From universal to language-specific in early grammatical development [Reprint]
From universal to language-specific in early grammatical development [Reprint]. In K. Trott, S. Dobbinson, & P. Griffiths (Eds.
), The child language reader
(pp. 131-146). London: Routledge.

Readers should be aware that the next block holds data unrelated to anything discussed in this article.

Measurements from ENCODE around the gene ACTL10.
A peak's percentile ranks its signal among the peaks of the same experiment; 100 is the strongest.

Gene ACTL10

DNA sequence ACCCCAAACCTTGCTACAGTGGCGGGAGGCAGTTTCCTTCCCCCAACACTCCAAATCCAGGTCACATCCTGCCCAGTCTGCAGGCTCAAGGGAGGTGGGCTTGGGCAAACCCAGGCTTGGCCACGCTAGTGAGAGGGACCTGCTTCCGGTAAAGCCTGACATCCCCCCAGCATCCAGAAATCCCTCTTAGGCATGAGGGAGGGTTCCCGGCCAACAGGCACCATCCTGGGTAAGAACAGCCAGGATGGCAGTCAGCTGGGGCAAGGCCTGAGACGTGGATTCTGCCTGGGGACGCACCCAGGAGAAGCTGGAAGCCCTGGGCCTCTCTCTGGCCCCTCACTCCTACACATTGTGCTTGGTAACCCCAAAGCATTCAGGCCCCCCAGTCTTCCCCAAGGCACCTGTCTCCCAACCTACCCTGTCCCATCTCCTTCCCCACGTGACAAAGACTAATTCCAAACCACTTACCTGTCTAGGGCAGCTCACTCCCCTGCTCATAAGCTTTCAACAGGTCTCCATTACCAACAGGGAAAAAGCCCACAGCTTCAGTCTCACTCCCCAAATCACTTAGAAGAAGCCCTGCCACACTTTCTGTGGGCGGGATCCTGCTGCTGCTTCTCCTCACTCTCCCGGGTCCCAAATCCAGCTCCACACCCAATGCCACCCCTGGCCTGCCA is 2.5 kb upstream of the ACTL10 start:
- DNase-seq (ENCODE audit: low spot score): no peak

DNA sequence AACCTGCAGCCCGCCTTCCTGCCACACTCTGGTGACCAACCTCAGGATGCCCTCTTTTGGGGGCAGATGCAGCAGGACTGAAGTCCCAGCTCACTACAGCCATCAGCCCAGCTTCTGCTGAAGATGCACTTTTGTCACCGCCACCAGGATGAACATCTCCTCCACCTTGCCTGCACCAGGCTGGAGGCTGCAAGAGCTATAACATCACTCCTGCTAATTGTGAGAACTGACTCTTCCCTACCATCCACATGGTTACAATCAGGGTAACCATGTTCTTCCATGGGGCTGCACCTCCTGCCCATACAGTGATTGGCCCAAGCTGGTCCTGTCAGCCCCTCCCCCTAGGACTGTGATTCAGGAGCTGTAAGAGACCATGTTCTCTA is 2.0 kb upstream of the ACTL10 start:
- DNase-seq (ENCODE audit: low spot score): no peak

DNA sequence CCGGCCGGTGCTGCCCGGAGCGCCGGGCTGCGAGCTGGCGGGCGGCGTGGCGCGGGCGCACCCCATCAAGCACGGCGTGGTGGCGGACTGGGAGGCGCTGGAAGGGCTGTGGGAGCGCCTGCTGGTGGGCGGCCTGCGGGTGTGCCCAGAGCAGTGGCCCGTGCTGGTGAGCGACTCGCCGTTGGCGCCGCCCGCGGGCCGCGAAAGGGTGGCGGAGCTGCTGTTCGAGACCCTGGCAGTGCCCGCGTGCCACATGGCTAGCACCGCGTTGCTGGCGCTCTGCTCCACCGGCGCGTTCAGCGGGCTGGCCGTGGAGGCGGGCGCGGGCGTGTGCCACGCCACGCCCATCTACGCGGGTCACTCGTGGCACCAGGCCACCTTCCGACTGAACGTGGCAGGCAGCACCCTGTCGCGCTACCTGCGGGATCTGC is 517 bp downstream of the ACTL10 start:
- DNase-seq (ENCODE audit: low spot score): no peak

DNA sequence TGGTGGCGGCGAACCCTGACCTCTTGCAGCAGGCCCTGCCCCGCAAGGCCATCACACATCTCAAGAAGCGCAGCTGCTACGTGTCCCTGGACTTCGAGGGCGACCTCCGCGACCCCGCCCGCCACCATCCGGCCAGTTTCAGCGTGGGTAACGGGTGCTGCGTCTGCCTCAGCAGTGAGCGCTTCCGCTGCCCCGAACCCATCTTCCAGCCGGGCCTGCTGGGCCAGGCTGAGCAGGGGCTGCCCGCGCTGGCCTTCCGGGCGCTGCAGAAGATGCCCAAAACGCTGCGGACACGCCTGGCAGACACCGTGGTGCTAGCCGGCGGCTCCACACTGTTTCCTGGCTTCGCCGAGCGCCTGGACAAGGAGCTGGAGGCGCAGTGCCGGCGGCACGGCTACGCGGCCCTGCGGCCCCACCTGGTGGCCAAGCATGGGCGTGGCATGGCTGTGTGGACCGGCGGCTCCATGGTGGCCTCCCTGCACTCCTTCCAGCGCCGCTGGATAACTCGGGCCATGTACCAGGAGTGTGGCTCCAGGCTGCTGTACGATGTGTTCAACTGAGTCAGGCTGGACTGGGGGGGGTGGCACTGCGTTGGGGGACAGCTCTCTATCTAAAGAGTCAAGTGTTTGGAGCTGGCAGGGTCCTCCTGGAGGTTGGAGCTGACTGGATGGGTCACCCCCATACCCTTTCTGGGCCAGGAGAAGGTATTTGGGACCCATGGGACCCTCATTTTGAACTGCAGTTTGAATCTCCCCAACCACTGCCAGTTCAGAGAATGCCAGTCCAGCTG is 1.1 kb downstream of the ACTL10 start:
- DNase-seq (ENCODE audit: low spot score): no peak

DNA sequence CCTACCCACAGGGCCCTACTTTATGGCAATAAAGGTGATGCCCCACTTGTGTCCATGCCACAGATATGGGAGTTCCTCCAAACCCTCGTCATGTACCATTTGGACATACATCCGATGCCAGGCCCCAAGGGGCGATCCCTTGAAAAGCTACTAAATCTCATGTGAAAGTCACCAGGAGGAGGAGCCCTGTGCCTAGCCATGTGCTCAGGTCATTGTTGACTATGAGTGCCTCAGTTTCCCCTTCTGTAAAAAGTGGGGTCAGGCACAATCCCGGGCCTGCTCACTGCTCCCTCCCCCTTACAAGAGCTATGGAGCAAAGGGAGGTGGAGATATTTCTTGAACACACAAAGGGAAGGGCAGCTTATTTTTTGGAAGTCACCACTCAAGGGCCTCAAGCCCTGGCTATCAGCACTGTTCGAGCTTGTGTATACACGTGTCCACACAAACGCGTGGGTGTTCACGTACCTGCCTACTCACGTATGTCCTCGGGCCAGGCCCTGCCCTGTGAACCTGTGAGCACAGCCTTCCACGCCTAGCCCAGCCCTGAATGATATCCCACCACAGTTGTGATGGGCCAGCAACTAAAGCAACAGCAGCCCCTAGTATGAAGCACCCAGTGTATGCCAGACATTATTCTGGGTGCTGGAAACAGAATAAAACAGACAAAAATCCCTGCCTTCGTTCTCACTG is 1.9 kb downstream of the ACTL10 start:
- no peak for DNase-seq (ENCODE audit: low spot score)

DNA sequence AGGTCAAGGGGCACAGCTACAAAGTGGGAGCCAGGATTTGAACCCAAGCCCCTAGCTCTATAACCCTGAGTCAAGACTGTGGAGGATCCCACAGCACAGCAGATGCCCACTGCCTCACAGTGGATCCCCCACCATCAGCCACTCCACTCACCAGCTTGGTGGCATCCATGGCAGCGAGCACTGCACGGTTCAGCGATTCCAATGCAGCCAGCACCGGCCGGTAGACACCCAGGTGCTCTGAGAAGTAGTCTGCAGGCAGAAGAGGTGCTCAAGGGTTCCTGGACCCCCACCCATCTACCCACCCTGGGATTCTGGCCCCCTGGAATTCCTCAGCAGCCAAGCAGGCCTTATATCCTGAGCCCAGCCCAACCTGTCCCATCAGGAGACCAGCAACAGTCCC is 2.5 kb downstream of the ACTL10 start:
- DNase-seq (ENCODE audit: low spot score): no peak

Attempts to explain children's grammatical development often assume a close initial match between units of meaning and units of form; for example, agents are said to map to sentence-subjects and actions to verbs. The meanings themselves, according to this view, are not influenced by language, but reflect children's universal non-linguistic way of understanding the world. This paper argues that, contrary to this position, meaning as it is expressed in children's early sentences is, from the beginning, organized on the basis of experience with the grammar and lexicon of a particular language. As a case in point, children learning English and Korean are shown to express meanings having to do with directed motion according to language-specific principles of semantic and grammatical structuring from the earliest stages of word combination.